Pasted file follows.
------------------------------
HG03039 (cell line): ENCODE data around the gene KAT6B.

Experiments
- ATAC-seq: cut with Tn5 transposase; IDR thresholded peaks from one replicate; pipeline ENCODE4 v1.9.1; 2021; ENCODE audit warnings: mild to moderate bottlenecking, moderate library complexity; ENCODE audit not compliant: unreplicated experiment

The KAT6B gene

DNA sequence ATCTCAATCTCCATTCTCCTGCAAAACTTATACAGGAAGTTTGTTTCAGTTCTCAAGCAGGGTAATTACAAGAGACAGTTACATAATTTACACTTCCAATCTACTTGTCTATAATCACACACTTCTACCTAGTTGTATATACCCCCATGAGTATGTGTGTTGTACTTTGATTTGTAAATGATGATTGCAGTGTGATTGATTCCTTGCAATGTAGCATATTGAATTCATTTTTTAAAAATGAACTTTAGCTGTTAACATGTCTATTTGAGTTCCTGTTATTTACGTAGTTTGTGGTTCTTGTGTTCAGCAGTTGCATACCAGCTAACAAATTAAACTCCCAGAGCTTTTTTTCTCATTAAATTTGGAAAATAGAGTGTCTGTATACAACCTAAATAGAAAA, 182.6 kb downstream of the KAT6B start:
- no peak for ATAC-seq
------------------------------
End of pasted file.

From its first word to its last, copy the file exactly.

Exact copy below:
HG03039 (cell line): ENCODE data around the gene KAT6B.

Experiments
- ATAC-seq: cut with Tn5 transposase; IDR thresholded peaks from one replicate; pipeline ENCODE4 v1.9.1; 2021; ENCODE audit warnings: mild to moderate bottlenecking, moderate library complexity; ENCODE audit not compliant: unreplicated experiment

The KAT6B gene

DNA sequence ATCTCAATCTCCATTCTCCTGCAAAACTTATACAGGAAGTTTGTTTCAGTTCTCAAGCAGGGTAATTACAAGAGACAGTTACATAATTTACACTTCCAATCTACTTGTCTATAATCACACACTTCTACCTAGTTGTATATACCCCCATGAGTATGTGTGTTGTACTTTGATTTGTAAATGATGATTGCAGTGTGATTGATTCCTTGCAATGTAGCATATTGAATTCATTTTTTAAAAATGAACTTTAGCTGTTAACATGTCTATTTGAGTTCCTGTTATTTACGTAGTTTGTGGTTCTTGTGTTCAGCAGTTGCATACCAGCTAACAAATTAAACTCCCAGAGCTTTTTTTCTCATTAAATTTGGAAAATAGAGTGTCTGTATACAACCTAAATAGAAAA, 182.6 kb downstream of the KAT6B start:
- no peak for ATAC-seq